April 27, 2009

    Amazon's "Digital Services"

    An interesting tidbit from a Washington DC periodical Daily Biznow.  Amazon's first quarter sales are up 18% over last year (close to $5 billion).  Here's what's really interesting.  Now 42% of their revenue comes from electronics such as the Kindle rather than books. 

    posted about an HBR article about Amazon in October of 2007.  Jeff Bezos and his management team's emphasis was on helping customers find the right content at the right price in the format they prefer.  It seems that more people are preferring the digital content.  There are a lot of simularities with the AEC reprographics market.  If you are in the business of only printing there is a limited and declining market.  If you are in the business of giving people choices as to how they get content there is a growing market.  Printing still is the preferred option, but having the choice is important.  

    April 23, 2009

    Turbo-Charged Inkjet Technology on the Horizon

    Almost exactly two years ago I had a post on the Memjet technology.  It seemed that this technology had promise, but the road from prototype to production is often a longer than marketers and consumers would like.   At the CES show they are demonstrating technology for the office market and make claims that products will be available in mid 2009.  Memjet representatives have been sighted at wide-format tradeshows as well including the IRgA trade shows.  Below is a video of the Memjet technology being demonstrated at the 2009 CES show.

    April 13, 2009

    Approaching Infinity

    A fascinating interview with Eric Schmidt, Chairman & CEO of Google, on Charlie Rose.  In discussion about Moore's Law Eric says "in 15 years computing power will be 1,000 times cheaper and faster...... I have a grandson.  He will be 18 in 15 years.  He will have all of the worlds information every video, every movie and so forth on a single hard drive.  if he started watching it, he cannot finish watching it in 85 years."  

    Eric Schmidt 
    What will your business look like in 5, 10, 15 years and how will these changes in technology change the services you offer your customers?

    February 13, 2009

    Google is Charging for Downloads

    Google is brilliant at finding ways to monetize the distribution of digital content.  Today they are allowing "partners" on YouTube to charge for downloads.  They are not yet getting a cut from the fees as it is an experiment.  Watch and learn from Google.  There are many parallels to what is happening with the distribution of AEC content and the distribution of music and video content.

    January 30, 2009

    It's Not as Far Fetched as it May Seem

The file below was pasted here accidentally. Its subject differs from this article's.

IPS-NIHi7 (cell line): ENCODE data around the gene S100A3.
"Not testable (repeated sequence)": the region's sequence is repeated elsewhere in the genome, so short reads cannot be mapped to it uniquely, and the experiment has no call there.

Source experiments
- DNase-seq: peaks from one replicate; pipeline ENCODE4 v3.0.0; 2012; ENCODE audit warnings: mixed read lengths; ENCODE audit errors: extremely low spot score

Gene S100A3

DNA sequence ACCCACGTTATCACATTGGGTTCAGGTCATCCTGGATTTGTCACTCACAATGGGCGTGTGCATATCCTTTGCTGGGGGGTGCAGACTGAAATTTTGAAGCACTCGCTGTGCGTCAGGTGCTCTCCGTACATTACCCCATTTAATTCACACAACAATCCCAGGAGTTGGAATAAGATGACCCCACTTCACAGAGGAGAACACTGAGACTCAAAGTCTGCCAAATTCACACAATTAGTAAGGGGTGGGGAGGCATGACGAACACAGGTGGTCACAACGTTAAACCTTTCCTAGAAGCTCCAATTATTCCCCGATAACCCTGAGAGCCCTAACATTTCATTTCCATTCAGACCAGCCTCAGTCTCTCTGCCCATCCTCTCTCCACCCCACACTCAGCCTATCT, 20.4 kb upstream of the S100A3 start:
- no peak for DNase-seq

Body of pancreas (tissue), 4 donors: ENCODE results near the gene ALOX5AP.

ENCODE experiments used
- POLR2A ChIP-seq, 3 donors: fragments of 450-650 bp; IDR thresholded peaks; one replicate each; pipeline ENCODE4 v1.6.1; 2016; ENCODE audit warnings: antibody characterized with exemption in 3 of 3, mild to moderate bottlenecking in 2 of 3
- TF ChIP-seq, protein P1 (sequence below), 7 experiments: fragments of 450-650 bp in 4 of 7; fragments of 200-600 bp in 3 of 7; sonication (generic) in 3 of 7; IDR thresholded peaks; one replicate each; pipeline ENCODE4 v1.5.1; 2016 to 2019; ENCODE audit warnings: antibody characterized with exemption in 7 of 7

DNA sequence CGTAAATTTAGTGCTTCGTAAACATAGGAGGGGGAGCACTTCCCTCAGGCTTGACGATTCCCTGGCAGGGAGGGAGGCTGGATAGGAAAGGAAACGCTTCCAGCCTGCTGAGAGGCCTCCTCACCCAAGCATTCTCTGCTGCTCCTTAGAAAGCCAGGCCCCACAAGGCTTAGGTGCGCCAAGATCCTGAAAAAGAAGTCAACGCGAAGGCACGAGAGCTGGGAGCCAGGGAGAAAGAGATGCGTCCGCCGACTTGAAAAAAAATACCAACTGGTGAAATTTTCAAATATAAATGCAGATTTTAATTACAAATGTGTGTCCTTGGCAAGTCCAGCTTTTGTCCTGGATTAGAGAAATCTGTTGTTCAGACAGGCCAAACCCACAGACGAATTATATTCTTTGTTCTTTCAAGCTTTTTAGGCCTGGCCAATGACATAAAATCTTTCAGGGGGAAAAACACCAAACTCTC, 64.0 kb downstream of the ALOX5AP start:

Here is a funny video published by TechCrunch showing a 1981 report on the news being delivered electronically.  Funny unless you work for a traditional news paper (i.e. New York Times or Chicago Tribune).

    Most newspapers have and continue to hold-on to the old business model.  They have tried to change, but are too reluctant to break with the past.  Most news is funded by advertising.  In the 1980's, the newspaper was a good place to spend advertising budget. Today Google is getting more and more of that budget.  Companies are still spending money on advertising and people are still reading the news.  Its just a different business model.  I personally read the newspaper less and less.  I get more of my news digitally.  I don't think my children will read newspapers.

    Imagine a news report recorded today about the construction document distribution industry being shown 20 years from now.  What would people in 20 years find funny?  My 16 year old son has never seen rotary phone (shown in the video).  20 years from now few will remember a diazo machine.  What will the business be like?  What will it be like in 5 years?

    November 18, 2008

    Exponential Times...

    Mike Duff, reprographer extrordinairre, sent me the following mind numbing video clip.  Below are some interesting claims from the video.

    China will soon become the #1 english speaking country in the world.

    India has more honors kids than America has kids.

    The top 10 in demand jobs in 2010 did not exist in 2004.

    1 out of 8 couples married in the U.S. last year met online.

    The first commercial test message (SMS) was sent in 1992, today the total number of text messages sent every day exceeds the total population of the planet.

    Years it took to reach a market audience of 50 million 38 years
    ...TV 13 years
    ...Internet 4 years
    ...iPod 3 years

    It is estimated that a week's worth of the New York Times contains more information than a person was likely to come accross in a lifetime in the 18th century.

    For students starting a 4 year technical degee 1/2 of what they learn in their first year of study will be outdated by their third year of study.

    Fiber optic cable bandwidth is tripling every six months and is expected to do so for the next 20 years.

    By 2013 a supercomputer will be built that exceeds the computational capabilities of the human brain.